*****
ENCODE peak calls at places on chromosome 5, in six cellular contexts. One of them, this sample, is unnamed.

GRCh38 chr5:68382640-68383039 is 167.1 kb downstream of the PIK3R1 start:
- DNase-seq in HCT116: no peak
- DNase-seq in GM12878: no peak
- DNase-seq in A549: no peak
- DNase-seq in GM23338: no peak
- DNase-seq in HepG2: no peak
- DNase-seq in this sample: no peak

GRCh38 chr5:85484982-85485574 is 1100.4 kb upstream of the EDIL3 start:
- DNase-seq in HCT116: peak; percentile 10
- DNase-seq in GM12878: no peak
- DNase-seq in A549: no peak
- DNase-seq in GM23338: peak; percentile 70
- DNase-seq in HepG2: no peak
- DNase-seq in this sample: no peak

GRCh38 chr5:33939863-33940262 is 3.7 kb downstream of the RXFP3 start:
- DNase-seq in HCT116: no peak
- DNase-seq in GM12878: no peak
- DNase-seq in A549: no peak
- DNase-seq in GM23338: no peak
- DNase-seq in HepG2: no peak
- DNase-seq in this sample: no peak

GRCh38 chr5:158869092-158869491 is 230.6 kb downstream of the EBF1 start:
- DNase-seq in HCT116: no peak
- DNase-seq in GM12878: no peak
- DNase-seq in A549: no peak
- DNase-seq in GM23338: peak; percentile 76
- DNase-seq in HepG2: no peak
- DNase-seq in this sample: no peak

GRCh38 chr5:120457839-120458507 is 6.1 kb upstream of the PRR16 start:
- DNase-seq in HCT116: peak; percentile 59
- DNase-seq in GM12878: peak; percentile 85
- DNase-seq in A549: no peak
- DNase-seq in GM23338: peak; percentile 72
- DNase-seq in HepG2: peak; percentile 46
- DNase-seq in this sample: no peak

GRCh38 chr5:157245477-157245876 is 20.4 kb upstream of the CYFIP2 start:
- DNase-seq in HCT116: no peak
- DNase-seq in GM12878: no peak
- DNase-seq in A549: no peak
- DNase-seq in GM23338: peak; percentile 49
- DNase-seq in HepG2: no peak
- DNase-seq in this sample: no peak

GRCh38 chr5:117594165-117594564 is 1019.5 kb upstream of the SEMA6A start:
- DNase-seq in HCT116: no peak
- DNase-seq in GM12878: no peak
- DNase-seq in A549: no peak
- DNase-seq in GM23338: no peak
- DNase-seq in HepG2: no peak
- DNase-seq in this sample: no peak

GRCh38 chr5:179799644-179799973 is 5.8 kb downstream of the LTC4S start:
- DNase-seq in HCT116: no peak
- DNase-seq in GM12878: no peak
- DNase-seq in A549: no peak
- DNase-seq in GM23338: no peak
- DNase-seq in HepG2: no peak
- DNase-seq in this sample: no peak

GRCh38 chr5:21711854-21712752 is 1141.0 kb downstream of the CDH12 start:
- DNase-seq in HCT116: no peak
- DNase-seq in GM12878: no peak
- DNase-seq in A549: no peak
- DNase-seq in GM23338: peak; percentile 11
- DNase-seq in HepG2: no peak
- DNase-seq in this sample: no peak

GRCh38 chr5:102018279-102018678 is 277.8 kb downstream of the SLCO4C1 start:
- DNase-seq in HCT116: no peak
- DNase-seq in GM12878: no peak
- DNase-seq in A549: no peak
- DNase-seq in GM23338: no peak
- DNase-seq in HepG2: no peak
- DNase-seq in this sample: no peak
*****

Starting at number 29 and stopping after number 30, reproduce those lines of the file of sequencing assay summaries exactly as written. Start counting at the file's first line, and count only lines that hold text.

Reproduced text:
- DNase-seq in this sample: no peak

GRCh38 chr5:120457839-120458507 is 6.1 kb upstream of the PRR16 start: